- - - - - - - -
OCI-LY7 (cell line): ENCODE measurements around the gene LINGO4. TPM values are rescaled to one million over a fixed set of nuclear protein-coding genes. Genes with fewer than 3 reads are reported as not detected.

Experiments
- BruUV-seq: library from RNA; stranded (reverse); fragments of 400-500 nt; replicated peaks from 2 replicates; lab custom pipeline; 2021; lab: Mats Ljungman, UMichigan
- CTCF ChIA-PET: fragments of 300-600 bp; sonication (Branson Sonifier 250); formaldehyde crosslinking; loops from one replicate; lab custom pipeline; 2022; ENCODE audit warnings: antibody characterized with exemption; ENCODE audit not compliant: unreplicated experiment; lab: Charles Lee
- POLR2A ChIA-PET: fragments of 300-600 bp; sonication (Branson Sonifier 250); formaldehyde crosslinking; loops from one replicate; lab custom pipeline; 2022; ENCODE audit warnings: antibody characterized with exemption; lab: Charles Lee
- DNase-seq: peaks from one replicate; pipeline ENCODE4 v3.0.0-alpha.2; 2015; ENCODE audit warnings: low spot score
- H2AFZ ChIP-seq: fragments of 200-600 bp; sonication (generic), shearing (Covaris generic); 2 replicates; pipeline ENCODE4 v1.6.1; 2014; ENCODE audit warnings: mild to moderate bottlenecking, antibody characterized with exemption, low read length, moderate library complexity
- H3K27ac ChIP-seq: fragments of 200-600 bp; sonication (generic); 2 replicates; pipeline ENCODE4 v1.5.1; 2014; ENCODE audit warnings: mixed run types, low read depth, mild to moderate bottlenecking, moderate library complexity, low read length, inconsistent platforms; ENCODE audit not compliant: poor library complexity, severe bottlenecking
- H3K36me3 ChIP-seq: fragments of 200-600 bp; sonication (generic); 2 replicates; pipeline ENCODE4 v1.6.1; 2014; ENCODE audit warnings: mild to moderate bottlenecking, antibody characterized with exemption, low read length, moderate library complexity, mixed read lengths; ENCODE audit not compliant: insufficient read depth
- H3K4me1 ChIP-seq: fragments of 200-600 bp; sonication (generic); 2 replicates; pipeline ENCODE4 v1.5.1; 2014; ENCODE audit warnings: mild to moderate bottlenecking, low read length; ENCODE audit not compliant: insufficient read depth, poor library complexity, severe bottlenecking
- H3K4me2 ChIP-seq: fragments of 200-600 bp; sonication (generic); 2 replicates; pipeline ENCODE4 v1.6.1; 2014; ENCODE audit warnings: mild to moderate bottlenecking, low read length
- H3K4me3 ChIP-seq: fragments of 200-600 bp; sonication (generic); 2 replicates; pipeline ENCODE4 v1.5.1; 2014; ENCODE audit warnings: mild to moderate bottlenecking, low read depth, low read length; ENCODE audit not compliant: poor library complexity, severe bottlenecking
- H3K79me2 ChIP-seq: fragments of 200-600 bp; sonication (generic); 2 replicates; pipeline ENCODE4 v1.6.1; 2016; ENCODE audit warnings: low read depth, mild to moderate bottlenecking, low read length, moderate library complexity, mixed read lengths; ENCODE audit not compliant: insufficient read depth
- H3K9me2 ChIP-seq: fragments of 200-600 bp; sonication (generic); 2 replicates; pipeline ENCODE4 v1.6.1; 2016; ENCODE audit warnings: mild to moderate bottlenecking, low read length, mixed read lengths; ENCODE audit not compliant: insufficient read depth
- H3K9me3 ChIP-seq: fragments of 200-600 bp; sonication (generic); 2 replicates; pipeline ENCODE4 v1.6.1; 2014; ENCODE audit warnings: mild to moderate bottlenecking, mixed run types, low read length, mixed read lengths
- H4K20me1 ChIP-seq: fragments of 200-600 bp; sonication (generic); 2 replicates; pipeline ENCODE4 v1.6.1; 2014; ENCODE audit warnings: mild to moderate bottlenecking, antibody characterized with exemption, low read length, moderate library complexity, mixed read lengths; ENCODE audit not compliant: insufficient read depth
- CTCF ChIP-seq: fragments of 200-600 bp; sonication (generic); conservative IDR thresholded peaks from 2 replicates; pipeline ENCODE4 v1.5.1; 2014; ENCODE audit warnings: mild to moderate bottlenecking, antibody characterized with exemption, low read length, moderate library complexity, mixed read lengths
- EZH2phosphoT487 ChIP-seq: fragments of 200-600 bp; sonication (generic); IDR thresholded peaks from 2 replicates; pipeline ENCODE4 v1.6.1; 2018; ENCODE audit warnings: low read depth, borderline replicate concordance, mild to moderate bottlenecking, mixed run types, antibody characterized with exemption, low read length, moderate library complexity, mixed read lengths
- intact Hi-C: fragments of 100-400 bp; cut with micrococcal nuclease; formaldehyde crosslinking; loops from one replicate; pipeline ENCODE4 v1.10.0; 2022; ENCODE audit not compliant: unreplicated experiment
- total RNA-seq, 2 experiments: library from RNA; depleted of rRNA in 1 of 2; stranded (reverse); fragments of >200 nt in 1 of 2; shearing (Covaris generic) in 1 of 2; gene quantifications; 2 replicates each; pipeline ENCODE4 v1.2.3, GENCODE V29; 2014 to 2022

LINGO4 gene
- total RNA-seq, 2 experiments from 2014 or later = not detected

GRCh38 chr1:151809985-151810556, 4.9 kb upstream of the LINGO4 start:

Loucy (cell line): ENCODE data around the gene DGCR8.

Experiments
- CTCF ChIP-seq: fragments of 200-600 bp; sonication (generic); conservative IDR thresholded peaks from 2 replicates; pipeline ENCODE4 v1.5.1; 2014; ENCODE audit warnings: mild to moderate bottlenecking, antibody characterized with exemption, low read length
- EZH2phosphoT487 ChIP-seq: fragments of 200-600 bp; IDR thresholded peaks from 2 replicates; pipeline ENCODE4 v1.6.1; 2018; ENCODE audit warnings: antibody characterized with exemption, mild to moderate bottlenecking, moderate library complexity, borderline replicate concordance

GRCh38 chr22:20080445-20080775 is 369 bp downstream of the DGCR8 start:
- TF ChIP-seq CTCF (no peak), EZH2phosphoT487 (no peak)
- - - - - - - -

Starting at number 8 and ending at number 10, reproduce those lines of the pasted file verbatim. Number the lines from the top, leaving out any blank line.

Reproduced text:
- H3K27ac ChIP-seq: fragments of 200-600 bp; sonication (generic); 2 replicates; pipeline ENCODE4 v1.5.1; 2014; ENCODE audit warnings: mixed run types, low read depth, mild to moderate bottlenecking, moderate library complexity, low read length, inconsistent platforms; ENCODE audit not compliant: poor library complexity, severe bottlenecking
- H3K36me3 ChIP-seq: fragments of 200-600 bp; sonication (generic); 2 replicates; pipeline ENCODE4 v1.6.1; 2014; ENCODE audit warnings: mild to moderate bottlenecking, antibody characterized with exemption, low read length, moderate library complexity, mixed read lengths; ENCODE audit not compliant: insufficient read depth
- H3K4me1 ChIP-seq: fragments of 200-600 bp; sonication (generic); 2 replicates; pipeline ENCODE4 v1.5.1; 2014; ENCODE audit warnings: mild to moderate bottlenecking, low read length; ENCODE audit not compliant: insufficient read depth, poor library complexity, severe bottlenecking